1 12-oz. can evaporated milk (fat-free)
1 cup sugar
1 teaspoon salt
1 teaspoon ground cinnamon
1 teaspoon ground ginger
1 teaspoon ground cloves
1 teaspoon ground nutmeg
1 unbaked pie shell (I used Mrs. Smith's frozen shell)
Use ONLY unseasoned pinto beans, cooked to a mushy stage. Puree in blender or food processor until very very smooth with one half cup water. Mix in remaining ingredients. Pour into pie shell. Bake in preheated 425° F oven for 15 minutes. Reduce temperature to 350° degrees and continue baking for 45 minutes or until done. Cool. Garnish with whipped cream, if desired.
Lots of protein and fiber; BUT right around 300 calories for one eighth of a pie. If you substitute Splenda, the calories are reduced to 200 per slice.
Pinto Bean Fudge
1 cup warm cooked pinto beans pureed with very little water, or it will be runny
3/4 cup melted butter
1 cup cocoa
1 tablespoon vanilla
2 pounds powdered sugar (8 cups)
1 cup chopped pecans
Puree beans by any method, but try not to add any more moisture. Add melted butter, cocoa and vanilla. Mix in powdered sugar gradually. Add nuts if desired. Press into a 9 x 13 inch oiled or non-stick pan. Store in the refrigerator.
A whopping 690 calories per serving (one ninth). If you substitute Splenda for the sugar, the calories go to 280. Lots of protein and fiber. You could reduce the overall fat by using margarine, but I don't know how it would turn out... The calories are reduced to 210 per piece by leaving out the pecans.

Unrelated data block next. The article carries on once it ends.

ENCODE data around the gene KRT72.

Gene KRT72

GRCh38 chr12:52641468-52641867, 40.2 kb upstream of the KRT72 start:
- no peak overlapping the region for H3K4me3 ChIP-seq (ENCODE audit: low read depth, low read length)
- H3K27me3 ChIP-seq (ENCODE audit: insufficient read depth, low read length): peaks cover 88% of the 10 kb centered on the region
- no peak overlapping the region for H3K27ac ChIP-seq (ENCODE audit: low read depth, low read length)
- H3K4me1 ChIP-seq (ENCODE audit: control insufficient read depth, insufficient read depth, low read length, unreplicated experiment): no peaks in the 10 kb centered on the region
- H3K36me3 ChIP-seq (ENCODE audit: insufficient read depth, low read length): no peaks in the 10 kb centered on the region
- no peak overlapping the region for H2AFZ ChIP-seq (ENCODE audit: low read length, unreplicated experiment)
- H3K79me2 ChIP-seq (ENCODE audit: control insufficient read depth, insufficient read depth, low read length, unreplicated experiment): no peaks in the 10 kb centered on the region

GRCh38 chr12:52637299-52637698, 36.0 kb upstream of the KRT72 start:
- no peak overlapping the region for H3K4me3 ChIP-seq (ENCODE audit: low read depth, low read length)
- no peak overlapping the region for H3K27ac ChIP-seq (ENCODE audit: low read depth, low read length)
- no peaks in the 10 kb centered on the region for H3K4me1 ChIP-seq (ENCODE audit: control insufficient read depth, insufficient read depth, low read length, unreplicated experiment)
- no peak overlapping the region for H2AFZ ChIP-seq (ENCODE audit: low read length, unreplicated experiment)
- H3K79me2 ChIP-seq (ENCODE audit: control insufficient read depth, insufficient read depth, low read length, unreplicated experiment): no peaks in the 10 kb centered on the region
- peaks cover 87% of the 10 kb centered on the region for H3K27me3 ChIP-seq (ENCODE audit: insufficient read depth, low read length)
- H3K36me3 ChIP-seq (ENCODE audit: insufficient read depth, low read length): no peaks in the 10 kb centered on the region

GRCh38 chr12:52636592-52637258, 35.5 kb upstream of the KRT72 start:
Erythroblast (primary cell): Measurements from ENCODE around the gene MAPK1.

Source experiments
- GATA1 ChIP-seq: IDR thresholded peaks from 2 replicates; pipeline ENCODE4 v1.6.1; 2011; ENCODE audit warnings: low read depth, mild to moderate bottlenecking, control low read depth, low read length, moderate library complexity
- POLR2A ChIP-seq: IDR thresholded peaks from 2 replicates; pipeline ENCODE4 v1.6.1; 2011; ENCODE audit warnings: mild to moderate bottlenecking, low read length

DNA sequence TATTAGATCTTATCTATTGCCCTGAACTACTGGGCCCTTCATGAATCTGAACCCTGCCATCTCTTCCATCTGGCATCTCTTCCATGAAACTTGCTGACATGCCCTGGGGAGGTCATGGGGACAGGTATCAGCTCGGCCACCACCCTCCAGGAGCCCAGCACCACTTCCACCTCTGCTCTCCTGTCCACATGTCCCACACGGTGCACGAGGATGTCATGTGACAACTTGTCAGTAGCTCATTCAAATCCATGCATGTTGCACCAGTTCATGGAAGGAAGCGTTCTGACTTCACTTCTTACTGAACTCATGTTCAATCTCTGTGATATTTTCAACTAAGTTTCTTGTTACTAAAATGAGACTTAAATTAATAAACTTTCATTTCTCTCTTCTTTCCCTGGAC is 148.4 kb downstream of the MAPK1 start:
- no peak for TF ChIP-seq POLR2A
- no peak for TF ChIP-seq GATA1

I have most things in place; ordered textbooks, lesson planning is occurring, educational contract is being written. The decision was not lightly made or easily made, but now there is a tremendous feeling of relief mixed with a small bit of anxiety. I had not realized until I made this decision how I really dislike our public schools. The anxiety comes from them leaving an excellent orchestra program and not having a replacement fully nailed down yet. They are anxious about leaving behind friends -- an anxiety I can fully understand. I have already been in full contact with one homeschool network and looking forward to meeting people in the second homeschool network.
I also have already written my first curriculum. For literature, we are going to read 4 of Shakespeare's plays, starting with one of my favorites "As You Like It." We are going to read aloud to one another every day (diction, vocabulary, poetry). I am going to have Entropy copy a few "lines" every day (handwriting, memorization). The are going to analyze each Act, imagine the staging, costuming. By the end I hope each have created a derivative work of their own choosing. I am also going to encourage them to memorize and stage a scene. We then will watch a couple of movies and go see the play at the Georgia Shakespeare Festival. At the end of the first month, I will re-evaluate, to see if it's really worth it.
So I am going to go an enjoy this last cup of coffee in a completely empty house -- later, y'all.